February 7, 2012 | Issue #22
Calendar of Events
02/01/2012 National Freedom Day
02/02/2012 Groundhog Day
02/14/2012 Valentines Day
02/20/2012 Presidents' Day
02/21/2012 Fat Tuesday - Mardi Gras
02/22/2012 Ash Wednesday - Lent
02/29/2012 Leap Day
Contributors
KC Poulin, President & CEO
Tim O'Rourke, Executive VP
Craig Gundry, VP of Special Projects
Chief Mike O'Connor, VP of Protective Services
Maj. Hector Rodriguez, Commander of Uniformed Services
Maj. Mark Puetz, Dir. of Risk Management
Robert Logan, Professional Standards Division
Allison Cox, Executive Assistant to KC Poulin
Chris Jones, IT Manager
Click here for all your safety and security needs.

To support the local effort in creating a safer community, SafeTampaBay.org was established to serve as a comprehensive source for information and advice on critical issues of crime and domestic security.
Free Concealed Weapons Training
By Chief Mike O'Connor, VP of Protective Services

The S2 Institute was created so that CIS Officers could receive training at a level that would allow the Officers to be successful on the properties we service.

CIS is pleased to sponsor our clients for FREE Concealed Weapons Classes at S2 for up to two members of your management team and/or staff. This includes HOA board members. Additional members of your team may attend the class at the reduced cost of $65.00. Classes generally take place the first Saturday of the month from 9am to 3pm at S2 locations in Largo, Tampa, and Orlando.

If you are interested in attending, please email my assistant Samantha, with your full name and the date, which you would like to attend. Her email address is:
barrons@cisworldservices.org

Also, please feel free to visit the S2 website at:
S2 Safety & Intelligence Institute

See you there!
Contact Us
You may contact the Editor by email at:
allison.cox@kkpsecuritygroup.com

Existing and future clients may contact the Chief's Office by email at:
moconnor@cisworldservices.org

For all other inquiries, please visit our website at:
http://www.cisworldservices.org
In This Issue...
Strengthening Relationships With Local Law Enforcement
Submitted by: Senior Master Sergeant Carlos Ruiz, Community Resource Officer & Client Relations Division Supervisor

On February 3rd, CIS had the pleasure of hosting a tour of the Public Safety Center for Community Resource Deputy Edum and Deputy Brown from District 1, Hillsborough County Sheriff's Office. As it turns out, Deputy Brown was once a Road Deputy and had worked side-by-side with CIS when KC Poulin, the CEO, was working foot patrol and still forming the agency we have today. Deputy Brown commented on the history of CIS (then and now) and how impressive the growth has truly been. Deputy Edum was full of questions and excited about the variety of quality resources CIS offers the Sheriff's Office. At the conclusion of the tour Mr. Poulin presented both Deputy Brown and Deputy Edum with the CEO Proof Coin to carry with pride. The deputies were delighted to receive an honor few have been presented with. Overall, it was a wonderful tour and a great opportunity to further strengthen CIS's relationship with local law enforcement agencies.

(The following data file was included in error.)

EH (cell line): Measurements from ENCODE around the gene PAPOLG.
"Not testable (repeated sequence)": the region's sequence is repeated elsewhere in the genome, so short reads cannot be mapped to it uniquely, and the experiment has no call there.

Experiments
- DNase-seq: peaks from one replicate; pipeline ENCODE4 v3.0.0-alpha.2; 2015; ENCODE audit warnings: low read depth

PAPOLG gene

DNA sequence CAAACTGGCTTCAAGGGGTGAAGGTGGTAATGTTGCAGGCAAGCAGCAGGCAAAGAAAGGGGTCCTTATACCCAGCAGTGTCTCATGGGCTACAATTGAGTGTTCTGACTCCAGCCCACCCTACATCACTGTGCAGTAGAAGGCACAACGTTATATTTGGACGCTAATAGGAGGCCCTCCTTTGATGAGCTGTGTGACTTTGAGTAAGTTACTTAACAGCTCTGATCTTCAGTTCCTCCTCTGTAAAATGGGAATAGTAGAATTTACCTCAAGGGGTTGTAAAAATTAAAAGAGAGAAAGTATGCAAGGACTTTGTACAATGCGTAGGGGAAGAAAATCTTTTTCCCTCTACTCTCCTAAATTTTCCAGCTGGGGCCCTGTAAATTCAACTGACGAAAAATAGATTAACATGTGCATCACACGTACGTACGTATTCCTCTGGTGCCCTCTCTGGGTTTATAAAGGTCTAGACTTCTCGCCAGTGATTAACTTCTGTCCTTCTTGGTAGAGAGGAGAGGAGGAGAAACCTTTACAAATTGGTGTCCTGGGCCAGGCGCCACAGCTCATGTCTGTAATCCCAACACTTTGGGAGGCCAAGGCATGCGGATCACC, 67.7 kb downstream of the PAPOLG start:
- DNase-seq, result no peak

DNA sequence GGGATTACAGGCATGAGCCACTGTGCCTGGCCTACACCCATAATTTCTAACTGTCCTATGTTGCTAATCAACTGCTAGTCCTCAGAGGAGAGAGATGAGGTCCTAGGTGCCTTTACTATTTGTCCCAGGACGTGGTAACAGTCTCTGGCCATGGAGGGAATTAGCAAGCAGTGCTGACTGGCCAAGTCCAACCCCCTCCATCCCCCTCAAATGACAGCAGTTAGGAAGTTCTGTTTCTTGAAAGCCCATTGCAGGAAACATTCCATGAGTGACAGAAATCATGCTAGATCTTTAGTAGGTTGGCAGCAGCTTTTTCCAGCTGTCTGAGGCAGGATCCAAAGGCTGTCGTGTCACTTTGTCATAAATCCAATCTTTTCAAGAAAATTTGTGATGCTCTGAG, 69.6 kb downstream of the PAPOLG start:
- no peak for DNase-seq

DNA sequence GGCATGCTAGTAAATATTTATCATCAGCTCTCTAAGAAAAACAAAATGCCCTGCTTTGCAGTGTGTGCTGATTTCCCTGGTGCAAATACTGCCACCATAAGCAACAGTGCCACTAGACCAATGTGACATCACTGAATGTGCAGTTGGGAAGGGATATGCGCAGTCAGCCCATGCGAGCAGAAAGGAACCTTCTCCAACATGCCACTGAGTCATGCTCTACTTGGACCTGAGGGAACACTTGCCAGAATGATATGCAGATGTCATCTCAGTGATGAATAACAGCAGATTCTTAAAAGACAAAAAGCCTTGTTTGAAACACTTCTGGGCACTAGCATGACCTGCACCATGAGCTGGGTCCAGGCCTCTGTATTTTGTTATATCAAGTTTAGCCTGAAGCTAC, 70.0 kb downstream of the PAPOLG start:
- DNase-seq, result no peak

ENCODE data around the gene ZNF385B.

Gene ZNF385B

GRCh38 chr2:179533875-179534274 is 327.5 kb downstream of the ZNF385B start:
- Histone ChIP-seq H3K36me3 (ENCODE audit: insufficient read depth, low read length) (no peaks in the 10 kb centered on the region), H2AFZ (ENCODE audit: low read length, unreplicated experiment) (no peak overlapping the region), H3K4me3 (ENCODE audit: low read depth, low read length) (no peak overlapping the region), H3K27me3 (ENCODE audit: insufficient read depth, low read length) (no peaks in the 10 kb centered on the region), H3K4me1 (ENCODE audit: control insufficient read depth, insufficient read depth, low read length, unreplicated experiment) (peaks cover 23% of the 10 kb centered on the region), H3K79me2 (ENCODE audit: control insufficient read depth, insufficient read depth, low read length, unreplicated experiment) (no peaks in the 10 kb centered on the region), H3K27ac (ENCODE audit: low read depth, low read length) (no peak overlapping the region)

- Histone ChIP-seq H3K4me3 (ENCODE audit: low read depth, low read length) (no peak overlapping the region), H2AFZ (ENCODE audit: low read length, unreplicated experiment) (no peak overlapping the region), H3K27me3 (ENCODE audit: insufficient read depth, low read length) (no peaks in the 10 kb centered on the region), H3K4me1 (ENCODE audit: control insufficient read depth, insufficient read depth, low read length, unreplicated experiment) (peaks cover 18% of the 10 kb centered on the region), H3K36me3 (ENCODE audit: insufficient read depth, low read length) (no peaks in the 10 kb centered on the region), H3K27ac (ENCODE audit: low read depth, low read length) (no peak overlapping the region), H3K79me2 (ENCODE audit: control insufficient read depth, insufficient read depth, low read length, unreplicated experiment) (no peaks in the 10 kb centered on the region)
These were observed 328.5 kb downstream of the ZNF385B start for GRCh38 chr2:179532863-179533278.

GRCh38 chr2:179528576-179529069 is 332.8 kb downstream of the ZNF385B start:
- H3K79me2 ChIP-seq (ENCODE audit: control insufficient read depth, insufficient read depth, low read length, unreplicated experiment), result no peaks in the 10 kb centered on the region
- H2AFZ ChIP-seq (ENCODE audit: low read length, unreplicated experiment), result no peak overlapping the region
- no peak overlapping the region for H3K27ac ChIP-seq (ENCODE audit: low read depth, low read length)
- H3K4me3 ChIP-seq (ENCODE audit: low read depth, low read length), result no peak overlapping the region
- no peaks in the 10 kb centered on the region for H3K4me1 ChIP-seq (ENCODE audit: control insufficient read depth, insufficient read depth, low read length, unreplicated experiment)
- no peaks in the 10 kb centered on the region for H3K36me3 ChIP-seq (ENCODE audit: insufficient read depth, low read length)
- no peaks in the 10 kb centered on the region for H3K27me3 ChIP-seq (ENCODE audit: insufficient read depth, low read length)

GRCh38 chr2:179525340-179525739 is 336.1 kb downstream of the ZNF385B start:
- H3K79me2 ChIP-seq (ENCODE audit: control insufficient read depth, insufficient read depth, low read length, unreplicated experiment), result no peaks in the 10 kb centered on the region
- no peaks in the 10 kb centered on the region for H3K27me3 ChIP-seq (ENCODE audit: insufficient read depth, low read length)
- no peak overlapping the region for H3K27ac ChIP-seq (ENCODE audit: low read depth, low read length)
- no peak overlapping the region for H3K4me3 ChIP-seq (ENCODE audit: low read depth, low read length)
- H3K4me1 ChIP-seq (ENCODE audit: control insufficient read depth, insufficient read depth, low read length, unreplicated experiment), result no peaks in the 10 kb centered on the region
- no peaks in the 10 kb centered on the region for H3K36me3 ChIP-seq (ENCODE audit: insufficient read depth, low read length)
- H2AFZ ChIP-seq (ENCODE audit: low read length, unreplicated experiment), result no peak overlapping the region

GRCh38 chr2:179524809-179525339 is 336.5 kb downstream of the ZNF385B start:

The Reasonable Plan Part V (After the Incident)
Submitted by: Mark E. Puetz

In our articles here over the few months just prior to the holidays we were exploring some simple ideas about how to develop a security plan. The more complex your property, the more complex your worries, the more comprehensive your planning will have to be. But the thought process can remain essentially the same. Identify possible risks, based on history and expectations. Prioritize those risks, based on what is important to you (what is most costly). Now you can start to focus on those types of incidents that cause you the most grief.

No matter what the incident is, something happened before the incident; something happened during the incident; and something happened after the incident. Each of these "somethings" can affect the overall outcome of the incident from your perspective as the property owner or manager. Each of these "somethings" should be managed by you in some way. We were considering the before, during, and after each in turn. In our previous articles in this series, we offered some thoughts about what to do before and then during an incident. This month, some thoughts about what to do after an incident.

Immediately after the incident, once the initial rush of its discovery and management are over, you should begin your after incident phase. Do not wait a few days or weeks. Dig into it right away, while it is all still fresh in your mind. Begin identifying who knows what, who has what information. Prepare and gather reports and other documents. If you need to do an internal investigation, this is the time to begin that.

Along with your efforts to compile information, be aware that people will be talking. It may be the media, your employees, your tenants, or even members of the public. Depending on the severity and notoriety of the incident, what they are saying might be very important to you. Not only might they be saying things that could tarnish your image, they also may have important information to add to your files. You will want to hear what they say and take note of it. At the same time, you should coordinate with your own public relations personnel on ensuring you keep everyone informed about what happened and what is being done, and doing so in a way that shows you to be a responsible and caring property owner, in a way that protects your image in the eye of the public.

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